Chest pain is one of the most common reasons adults in the United States visit the emergency department (ED), leading to more than 7 million patient encounters each year.
Hospital admission rates for these patients varies considerably from one ED physician to the next, with some physicians admitting an especially high number of patients and others sending a vast majority of those patients back home for rest and recuperation.
Is one strategy better than the other? Are ED hospitalization rates for chest pain directly related to patient outcomes?
A team of researchers aimed to find out, sharing its findings in Circulation: Cardiovascular Quality.
The study’s authors tracked data from more than 300 physicians within a California-based health system, focusing on patient encounters related to chest pain that occurred from January 2016 to December 2017. More than 38,000 encounters were included in the analysis. While more than 33,000 patients were discharged, more than 5,000 patients were admitted for suspected acute coronary syndrome (ACS).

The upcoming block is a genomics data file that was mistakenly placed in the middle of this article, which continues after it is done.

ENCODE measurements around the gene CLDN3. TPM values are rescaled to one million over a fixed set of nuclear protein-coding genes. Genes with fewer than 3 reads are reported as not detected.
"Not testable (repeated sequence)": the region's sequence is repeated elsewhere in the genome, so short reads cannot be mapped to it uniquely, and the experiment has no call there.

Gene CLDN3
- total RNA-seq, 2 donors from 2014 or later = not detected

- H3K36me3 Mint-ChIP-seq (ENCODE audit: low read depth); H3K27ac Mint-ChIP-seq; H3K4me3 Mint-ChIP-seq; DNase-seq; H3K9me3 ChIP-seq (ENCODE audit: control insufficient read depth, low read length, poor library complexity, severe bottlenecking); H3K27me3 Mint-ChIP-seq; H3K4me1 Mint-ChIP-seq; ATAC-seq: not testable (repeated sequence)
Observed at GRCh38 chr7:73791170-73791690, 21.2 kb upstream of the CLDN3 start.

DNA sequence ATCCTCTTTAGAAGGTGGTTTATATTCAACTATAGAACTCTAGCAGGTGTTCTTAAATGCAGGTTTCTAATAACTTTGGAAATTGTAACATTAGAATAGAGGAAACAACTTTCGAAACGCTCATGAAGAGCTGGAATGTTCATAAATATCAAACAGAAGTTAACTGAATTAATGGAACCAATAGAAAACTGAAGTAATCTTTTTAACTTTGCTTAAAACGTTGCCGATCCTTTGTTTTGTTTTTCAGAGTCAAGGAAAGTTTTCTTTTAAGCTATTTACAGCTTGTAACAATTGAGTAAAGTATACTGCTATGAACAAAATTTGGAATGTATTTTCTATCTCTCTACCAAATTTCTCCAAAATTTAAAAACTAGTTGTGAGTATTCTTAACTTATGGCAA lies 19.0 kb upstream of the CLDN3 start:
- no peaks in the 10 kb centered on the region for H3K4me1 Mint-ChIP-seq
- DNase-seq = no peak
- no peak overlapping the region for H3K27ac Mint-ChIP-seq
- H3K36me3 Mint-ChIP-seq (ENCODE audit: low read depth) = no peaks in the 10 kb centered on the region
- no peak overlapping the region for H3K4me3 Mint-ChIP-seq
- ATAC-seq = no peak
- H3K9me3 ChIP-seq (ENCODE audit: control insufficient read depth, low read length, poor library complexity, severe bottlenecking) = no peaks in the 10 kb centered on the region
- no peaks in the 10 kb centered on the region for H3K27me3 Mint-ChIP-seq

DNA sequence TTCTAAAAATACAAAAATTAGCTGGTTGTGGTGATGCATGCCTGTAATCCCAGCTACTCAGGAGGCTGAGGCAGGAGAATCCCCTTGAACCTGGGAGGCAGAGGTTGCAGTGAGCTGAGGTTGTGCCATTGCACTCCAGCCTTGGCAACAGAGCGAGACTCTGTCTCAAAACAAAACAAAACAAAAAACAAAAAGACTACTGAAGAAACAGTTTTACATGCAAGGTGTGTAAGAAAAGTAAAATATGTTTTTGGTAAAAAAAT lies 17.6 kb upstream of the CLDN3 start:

The key takeaway? Comparing physicians with high and low admission rates, the authors found there was no difference in 30-day mortality or acute myocardial infarction rates.
“Despite clinical care pathways aiming to safely reduce overall admissions for chest pain, our results suggest an additional opportunity to investigate the safe reduction of physician-level variation in the use of hospital care when evaluating patients with suspected ACS,” wrote lead author Shaw Natsui, MD, National Clinician Scholars Program at the University of California, Los Angeles, and colleagues.
The team did note that their work had certain limitations, including its retrospective design and the fact that patients who presented with “other atypical symptoms” associated with ACS were not included.